Bipartisan bill to revamp the US Toxic Substances Control Act is backed by the chemical industry and even a major environmental group
The venerable law that governs the US’s chemicals policy appears poised to receive a revamp. The law, which is almost 40 years old, is one that government, industry and environmental groups agree hasn’t worked and needs updating. A bill to tackle this problem that industry and even some environmental groups are backing is proceeding apace in the Senate, but a competing proposal just introduced has threatened to throw a spanner in the works.
There is general agreement that the US Environmental Protection Agency (EPA) has not effectively policed chemicals under the Toxic Substances Control Act (TSCA), yet a consensus on how to fix chemicals regulation remains elusive. The agency has tested only about 200 of the roughly 84,000 chemicals in the TSCA’s inventory since its enactment in 1976. In that time, the EPA has used the TSCA to restrict production or use of just five chemicals.
But after nearly two years of deliberations and negotiations, punctuated by political bickering that stalled a somewhat promising effort to modernise the TSCA last year, new bipartisan legislation was introduced in the Senate by Republican David Vitter and Democrat Tom Udall on 10 March.
Currently, the EPA has no mandate to review the safety of existing chemicals or impose restrictions. By contrast, the new bill includes numerous deadlines for EPA action in areas like developing policy and guidance, completing chemical prioritisation decisions, as well as chemical safety assessments. The measure also authorises the EPA to obtain new information on chemical substances at all stages of safety evaluation and requires safety reviews for new and existing chemicals.
Screws would tighten
The legislation demands that new chemicals be tested for safety before they enter the market, and it also mandates that chemical safety decisions are solely based on the risks to public health and the environment and not on cost. The TSCA currently has a clause that requires the EPA to take into account how much it would cost to control the use of a chemical, which has been blamed for the failure to ban asbestos.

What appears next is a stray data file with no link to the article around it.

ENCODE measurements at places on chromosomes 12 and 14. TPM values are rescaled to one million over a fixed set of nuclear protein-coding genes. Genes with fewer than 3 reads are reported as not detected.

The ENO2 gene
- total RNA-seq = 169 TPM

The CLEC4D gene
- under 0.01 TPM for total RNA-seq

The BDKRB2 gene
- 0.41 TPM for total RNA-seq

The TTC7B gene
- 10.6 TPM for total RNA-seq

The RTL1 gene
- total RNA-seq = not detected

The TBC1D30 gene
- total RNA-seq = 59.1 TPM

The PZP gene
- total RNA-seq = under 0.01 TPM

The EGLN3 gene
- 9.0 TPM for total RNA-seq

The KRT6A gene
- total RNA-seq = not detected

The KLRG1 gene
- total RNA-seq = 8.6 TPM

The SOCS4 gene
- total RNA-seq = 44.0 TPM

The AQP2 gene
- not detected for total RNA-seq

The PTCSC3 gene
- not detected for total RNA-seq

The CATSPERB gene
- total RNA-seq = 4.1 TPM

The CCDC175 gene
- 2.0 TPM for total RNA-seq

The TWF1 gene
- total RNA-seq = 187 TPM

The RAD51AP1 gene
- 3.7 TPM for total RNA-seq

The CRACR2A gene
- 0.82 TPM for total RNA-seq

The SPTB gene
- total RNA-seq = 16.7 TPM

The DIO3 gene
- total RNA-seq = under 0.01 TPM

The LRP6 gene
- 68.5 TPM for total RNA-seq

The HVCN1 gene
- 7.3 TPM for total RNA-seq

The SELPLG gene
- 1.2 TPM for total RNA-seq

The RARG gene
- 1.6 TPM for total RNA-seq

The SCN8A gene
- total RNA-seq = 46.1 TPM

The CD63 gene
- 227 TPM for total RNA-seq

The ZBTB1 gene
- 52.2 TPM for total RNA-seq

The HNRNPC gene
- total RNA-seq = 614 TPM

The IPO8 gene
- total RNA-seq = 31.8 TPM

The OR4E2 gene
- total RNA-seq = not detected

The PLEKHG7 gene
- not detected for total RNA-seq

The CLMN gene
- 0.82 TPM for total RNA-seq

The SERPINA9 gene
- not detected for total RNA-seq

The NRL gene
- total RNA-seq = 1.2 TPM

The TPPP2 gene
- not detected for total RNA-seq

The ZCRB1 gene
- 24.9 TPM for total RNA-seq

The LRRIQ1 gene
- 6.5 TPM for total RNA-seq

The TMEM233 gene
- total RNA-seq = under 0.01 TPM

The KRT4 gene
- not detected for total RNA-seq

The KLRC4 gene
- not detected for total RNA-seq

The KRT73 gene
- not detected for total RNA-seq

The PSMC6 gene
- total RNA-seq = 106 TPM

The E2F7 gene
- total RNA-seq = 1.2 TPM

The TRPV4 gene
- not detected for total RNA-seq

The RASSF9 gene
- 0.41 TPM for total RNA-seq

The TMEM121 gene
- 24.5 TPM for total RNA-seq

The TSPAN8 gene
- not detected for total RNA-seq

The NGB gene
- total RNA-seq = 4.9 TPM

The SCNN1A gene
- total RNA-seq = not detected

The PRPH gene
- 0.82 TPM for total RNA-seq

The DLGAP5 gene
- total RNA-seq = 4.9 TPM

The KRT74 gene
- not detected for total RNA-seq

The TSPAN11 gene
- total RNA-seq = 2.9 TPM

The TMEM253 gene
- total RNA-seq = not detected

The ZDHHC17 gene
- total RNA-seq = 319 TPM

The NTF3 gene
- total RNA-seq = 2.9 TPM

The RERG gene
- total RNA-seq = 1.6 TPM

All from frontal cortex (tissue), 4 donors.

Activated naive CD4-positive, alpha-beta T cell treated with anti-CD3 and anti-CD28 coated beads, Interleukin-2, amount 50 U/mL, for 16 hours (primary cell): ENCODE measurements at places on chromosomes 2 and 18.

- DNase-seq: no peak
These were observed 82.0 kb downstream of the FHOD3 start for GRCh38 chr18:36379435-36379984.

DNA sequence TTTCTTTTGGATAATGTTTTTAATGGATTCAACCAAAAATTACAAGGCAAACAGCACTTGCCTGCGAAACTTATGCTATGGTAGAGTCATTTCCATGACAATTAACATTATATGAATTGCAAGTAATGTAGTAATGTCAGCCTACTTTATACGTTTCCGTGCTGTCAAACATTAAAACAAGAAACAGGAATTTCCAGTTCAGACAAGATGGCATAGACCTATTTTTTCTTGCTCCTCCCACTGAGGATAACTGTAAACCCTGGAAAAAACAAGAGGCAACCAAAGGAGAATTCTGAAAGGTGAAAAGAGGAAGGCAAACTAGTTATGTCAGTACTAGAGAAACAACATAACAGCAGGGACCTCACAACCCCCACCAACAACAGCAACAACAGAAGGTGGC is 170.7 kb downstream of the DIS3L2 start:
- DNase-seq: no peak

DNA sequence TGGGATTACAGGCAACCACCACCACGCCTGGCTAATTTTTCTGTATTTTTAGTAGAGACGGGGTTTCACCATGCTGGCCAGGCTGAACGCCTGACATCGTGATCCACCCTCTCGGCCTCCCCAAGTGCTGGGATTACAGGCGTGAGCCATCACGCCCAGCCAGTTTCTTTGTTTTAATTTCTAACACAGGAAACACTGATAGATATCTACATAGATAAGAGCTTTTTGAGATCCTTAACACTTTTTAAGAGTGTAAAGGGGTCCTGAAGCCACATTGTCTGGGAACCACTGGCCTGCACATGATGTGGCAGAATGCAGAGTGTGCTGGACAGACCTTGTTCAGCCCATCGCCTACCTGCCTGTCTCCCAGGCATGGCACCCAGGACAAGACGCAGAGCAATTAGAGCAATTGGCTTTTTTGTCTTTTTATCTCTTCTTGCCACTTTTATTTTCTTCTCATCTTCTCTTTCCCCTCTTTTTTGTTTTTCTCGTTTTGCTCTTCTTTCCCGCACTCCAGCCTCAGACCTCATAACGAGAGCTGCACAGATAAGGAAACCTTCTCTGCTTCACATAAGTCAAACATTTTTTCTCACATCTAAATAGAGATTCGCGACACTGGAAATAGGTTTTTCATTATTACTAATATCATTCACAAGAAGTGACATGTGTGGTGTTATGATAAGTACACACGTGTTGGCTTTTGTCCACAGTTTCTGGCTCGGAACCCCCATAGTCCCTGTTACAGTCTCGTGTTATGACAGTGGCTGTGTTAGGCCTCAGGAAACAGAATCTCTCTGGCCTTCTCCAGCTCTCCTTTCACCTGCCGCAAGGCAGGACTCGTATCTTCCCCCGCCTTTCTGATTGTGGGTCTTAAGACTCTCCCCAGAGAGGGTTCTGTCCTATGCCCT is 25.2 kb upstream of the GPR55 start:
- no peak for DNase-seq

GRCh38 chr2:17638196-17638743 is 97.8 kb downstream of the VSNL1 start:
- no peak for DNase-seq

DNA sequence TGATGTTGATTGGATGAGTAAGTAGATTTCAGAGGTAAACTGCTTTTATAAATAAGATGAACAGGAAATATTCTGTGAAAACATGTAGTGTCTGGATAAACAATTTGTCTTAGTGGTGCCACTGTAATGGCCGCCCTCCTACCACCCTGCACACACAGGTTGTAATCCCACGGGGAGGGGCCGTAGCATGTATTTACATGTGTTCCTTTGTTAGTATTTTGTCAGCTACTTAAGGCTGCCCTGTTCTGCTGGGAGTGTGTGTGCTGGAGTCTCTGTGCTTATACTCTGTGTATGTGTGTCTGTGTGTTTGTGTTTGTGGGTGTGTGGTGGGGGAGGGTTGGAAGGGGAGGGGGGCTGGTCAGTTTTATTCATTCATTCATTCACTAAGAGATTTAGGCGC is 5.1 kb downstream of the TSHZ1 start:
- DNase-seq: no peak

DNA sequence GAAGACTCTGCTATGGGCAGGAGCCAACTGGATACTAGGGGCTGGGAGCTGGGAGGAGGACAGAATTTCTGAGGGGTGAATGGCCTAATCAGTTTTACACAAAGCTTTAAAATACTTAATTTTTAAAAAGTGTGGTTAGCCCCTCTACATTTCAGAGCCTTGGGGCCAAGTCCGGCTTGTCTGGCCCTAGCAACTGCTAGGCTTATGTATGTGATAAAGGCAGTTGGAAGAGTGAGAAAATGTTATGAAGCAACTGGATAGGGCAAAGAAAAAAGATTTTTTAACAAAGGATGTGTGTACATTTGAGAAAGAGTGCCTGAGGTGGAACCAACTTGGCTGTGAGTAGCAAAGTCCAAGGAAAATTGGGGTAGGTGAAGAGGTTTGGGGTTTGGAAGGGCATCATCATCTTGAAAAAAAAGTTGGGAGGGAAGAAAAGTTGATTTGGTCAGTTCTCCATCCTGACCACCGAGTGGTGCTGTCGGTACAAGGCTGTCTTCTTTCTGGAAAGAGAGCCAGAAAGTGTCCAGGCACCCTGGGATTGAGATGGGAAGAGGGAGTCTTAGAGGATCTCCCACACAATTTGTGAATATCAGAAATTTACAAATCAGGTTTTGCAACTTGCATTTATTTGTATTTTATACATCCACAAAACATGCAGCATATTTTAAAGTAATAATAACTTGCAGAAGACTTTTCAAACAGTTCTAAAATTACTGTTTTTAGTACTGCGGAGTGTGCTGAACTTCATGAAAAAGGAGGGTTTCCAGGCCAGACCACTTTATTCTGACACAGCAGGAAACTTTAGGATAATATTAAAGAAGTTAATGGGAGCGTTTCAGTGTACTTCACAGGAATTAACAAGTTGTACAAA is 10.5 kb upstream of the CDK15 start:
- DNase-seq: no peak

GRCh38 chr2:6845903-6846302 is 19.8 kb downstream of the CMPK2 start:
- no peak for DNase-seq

Furthermore, the measure explicitly requires the protection of populations particularly vulnerable to chemical exposure, and sets new limits on firms’ abilities to claim safety data as ‘confidential business information’. The Environmental Defense Fund (EDF) says that confidentiality claims have led to data on around 17,000 chemicals remaining hidden from the public.
The Udall–Vitter bill has attracted bipartisan support meaning that its passage through the Senate should be relatively simple. However, the bill may not attract enough votes to prevent the president from vetoing the bill should he decide to oppose it. The Obama administration has not made it position on the bill clear yet.
This legislation has been hailed by the chemical industry and the EDF as a significant improvement, but Democratic Senator Barbara Boxer called it ‘worse than current law’. Two days after the bill’s introduction, Boxer and fellow Democrat Senator Ed Markey offered competing TSCA reform legislation that they said ensures faster chemical safety reviews and provides a stronger standard to judge chemicals’ safety.
The Society of Chemical Manufacturers and Affiliates’ (SOCMA) Dan Newton calls the Boxer–Markey legislation a ‘distraction’. Critics of the newest legislation argue that the Boxer–Markey measure will have minimal impact because it is a partisan offering. However, Senator Bernard Sanders, who is an Independent, is also co-sponsoring the Boxer–Markey bill.
Newton anticipates that the Udall–Vitter bill will pass in the Senate this year, and that a companion bill will be introduced in the House in April. He adds that, as the bill has the support of a number of Democrats, it is less likely that President Obama will veto it.
Eyes on the prize
‘Keep your eye on the prize,’ says Jim Aidala, who served as assistant administrator for the EPA’s Office of Prevention, Pesticides and Toxic Substances under President Clinton. ‘Anything that makes it easier to get chemical test data in is really a good thing,’ he tells Chemistry World.
Aidala says the Udall–Vitter bill includes significant concessions by the chemical industry, yet the standoff continues. Industry says that it can’t back the Boxer–Markey bill, while some environmental groups are enthusiastic, seeing it as a route to fast track reviews of some chemicals.
Although Udall and Vitter say they spent nearly two years working with industry and environmental advocates to arrive at a legislative compromise, Boxer and several environmental groups claim that it was generated by the chemical industry.
Indeed, Udall – who is widely considered an environmental champion – has been accused of selling out to the chemical industry. The American Chemistry Council (ACC) was among his top 20 industry donors last year, according to opensecrets.org. The trade group also ran a television ad in New Mexico endorsing Udall and appears to have donated $13,500 (£9000) to his campaign in the last election.
Richard Denison, the EDF’s lead senior scientist, tells Chemistry World that EDF continues to support the Udall–Vitter proposal because it ‘has the bipartisan support to move forward’. Yet, it is evident that the debate about how to reform TSCA continues to rage on, and won’t likely end anytime soon.